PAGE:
14ymedio, Havana, 7 May 2021 — Disgusted and resigned, the residents of the Havana districts of El Canal (in the Cerro municipality) and La Víbora (in Diez de Octubre) are preparing to experience more cuts in the drinking water service.
The measure, according to a statement published this Thursday by the state monopoly Aguas de La Habana (Havana Waters), establishes that the service will begin to be provided every three days rather than on alternate days as has happened until now.
“In order to guarantee the supply of piped water to the users associated with these distributions, it is necessary to undertake a group of adjustments in the schedules and distribution cycles, which will allow a better distribution of the water that we have,” says the note.
The reason for the new supply design is due “to the intense drought that the country is going through,” says the state-owned company, which details that “the groundwater levels of the main supply sources that supply the city are very depressed.” For this reason, there are “effects due to lack of water and low pressure in some areas and distributions of the central system.”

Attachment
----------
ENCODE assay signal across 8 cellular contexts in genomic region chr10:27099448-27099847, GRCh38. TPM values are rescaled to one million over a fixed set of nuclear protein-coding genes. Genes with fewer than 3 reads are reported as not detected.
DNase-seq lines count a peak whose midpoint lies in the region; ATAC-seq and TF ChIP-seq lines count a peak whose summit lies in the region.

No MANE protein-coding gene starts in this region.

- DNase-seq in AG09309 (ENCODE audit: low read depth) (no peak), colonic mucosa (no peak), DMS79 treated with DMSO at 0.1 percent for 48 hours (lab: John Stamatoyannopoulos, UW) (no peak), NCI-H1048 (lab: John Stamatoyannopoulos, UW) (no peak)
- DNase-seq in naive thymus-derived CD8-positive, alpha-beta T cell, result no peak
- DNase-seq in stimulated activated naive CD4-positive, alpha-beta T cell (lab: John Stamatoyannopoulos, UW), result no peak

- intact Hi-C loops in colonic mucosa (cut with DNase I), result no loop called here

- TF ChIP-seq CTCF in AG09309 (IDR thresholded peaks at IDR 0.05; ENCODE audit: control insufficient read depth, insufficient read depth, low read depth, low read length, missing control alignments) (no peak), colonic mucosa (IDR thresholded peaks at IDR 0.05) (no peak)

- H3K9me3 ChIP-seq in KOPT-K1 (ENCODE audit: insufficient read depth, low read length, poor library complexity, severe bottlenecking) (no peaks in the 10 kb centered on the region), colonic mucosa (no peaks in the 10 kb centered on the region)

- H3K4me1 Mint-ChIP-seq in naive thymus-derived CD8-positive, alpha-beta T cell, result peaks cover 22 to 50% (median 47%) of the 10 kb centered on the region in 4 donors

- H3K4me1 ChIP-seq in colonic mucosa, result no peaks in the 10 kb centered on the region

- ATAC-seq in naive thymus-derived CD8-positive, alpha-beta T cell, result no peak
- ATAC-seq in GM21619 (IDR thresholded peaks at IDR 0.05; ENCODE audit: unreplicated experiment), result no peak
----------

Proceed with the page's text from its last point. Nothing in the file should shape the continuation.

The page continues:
In the case of El Canal, the new distribution design will begin this Saturday, and on Sunday in La Víbora.
The state company apologized to the affected users and stated that once “the water levels in the main supply sources have recovered, the distribution cycles will be reestablished in their normal hours.”
Residents in the El Canal neighborhood did not take the news well, as it is an area of the city with a high volume of overcrowding, tenements, and houses in a very precarious state, inhabited by many low-income families. In Cuba, according to official data, “47% of the population receives water daily or every other day.”
The service was subsidized, and according to a report published in Cubadebate, with 80% of the expenses of the State going to electricity.
The supply of drinking water is one of the services that, with the elimination of subsidies on January 1, increased considerably in price. In this case, from 1.75 pesos to 7 pesos per cubic meter (roughly 265 gallons).
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